jack vines
    PackardV8

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    President Member Ron Dame's Avatar
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    Quote Originally Posted by PackardV8 View Post
    Each time engine cleaning is mentioned, it's mandatory I remind that the rockers must be disassembled, the soft plugs in the ends of the shafts removed and the shafts rodded out with solvent and a long brush.

    jack vines
    That's in the plan. Question: I assume rockers should be put back in order much like lifters and push rods?
    Ron Dame
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  8. #8
    President Member TWChamp's Avatar
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    Yes, I always try to keep valve train parts in the same location.

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    Lots of good advice but you need to "Resize" the rods, they are probably out of round. Luck Doofus

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    Golden Hawk Member jclary's Avatar
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    Way back in the 1980's, I did a complete rebuild of a 259. Armed with not a lot of experience, but a shop manual and an eager spirit for the adventure. I probably spent more time making fixtures to keep things in order than actually mechanic work. I bought some old wooden military Ammo boxes and used them for organizing parts. Each head was placed in a box and marked left & right (even though they are interchangeable). I had a local machine shop prep the heads and they promised to keep all components in order. New valves, but the lifters, pushrods, rockers, springs, etc., were cleaned and reused. I did the block work, like main, rod, and cam bearings, rings, timing gears, etc.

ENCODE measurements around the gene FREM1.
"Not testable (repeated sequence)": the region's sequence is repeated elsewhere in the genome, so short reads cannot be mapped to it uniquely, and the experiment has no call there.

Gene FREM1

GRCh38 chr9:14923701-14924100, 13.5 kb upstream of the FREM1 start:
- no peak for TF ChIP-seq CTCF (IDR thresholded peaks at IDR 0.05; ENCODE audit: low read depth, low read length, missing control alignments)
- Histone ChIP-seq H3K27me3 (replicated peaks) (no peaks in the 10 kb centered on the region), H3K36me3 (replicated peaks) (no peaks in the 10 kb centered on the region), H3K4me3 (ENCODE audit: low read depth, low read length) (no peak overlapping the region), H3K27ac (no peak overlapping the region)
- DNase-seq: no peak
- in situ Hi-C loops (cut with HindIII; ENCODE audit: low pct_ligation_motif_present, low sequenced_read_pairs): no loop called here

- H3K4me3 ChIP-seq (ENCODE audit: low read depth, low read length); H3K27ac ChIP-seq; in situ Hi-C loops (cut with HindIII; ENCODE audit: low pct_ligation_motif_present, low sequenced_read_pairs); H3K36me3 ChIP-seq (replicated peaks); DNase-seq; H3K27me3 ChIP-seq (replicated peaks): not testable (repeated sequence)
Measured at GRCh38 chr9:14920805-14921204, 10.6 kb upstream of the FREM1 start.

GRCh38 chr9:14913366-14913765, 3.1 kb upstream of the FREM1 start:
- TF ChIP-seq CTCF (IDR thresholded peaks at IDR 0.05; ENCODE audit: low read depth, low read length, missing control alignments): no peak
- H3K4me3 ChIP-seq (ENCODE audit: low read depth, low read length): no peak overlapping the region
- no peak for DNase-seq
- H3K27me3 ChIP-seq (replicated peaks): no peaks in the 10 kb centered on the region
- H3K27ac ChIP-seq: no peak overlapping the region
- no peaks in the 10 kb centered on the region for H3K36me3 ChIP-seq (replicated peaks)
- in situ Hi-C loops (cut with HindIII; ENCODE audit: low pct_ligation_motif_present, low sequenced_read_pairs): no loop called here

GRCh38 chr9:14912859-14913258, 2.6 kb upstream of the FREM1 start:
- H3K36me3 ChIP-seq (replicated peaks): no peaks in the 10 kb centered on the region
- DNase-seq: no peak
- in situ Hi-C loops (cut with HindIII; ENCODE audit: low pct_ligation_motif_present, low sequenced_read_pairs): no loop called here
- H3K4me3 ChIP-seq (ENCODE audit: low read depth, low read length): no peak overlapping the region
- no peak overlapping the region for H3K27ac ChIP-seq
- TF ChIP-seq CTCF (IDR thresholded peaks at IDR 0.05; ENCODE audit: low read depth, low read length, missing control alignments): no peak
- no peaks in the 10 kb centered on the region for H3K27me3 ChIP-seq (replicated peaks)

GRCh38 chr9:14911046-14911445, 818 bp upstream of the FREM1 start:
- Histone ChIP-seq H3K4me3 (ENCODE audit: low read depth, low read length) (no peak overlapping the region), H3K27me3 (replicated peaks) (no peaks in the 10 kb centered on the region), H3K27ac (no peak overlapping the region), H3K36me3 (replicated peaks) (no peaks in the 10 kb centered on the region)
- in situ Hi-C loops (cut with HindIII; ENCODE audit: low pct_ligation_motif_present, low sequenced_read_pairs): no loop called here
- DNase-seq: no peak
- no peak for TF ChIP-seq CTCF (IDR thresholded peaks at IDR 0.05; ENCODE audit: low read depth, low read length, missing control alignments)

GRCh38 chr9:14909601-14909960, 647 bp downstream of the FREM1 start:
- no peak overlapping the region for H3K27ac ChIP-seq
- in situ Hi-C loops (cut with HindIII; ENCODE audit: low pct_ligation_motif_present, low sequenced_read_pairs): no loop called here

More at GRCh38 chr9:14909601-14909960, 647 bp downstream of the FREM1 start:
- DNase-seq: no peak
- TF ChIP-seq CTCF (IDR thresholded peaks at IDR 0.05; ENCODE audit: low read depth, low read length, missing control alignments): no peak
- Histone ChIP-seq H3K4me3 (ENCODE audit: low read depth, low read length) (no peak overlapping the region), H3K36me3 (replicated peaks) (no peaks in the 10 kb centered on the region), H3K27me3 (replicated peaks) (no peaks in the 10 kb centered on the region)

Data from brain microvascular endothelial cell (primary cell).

I have a good friend who is one of the best mechanics I have ever seen. He would come by in the evenings, look over my shoulder, offer encouragement, and on the cam bearings, he was really a big help by giving me hands-on assistance. Where he made the biggest impact, was in using the measuring tools, like micrometers, and calipers, etc., to confirm what was OK, and what needed tweaking or replacement. If I recall correctly, he even gapped some of the rings when installing them on the pistons. Something I would probably never done on my own. Back then, I was self-employed, and after completing the rebuild, I reinstalled that engine in my '60 four-door Lark and proceeded to drive it as my business car. I airconditioned the car and put over 40,000 miles on it before retiring it back to cruise-in status, and finally, retired it to "needs, upholstery, paint, body, & suspension work status. After sitting for years, the engine will need a good tune-up, but not a rebuild.

    So, Ron, I'm not sure of your skills, but if you have a competent local machine shop that is willing to take on the machine work at a reasonable price, let those guys do the precision work. I don't even know if the shop I used is still in business. If they are, probably the folks that did my work are retired now. If you want to expand your regional search for a shop, let me know and I'll ask around.
    John Clary
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  11. #11
    President Member Ron Dame's Avatar
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    Doofus, resizing the rods is in the plans too. I borrowed a bore gauge, and while there was only a carbon ridge and there is virtually no taper (under 0.001") at least one cylinder has scores that I am afraid will not hone out.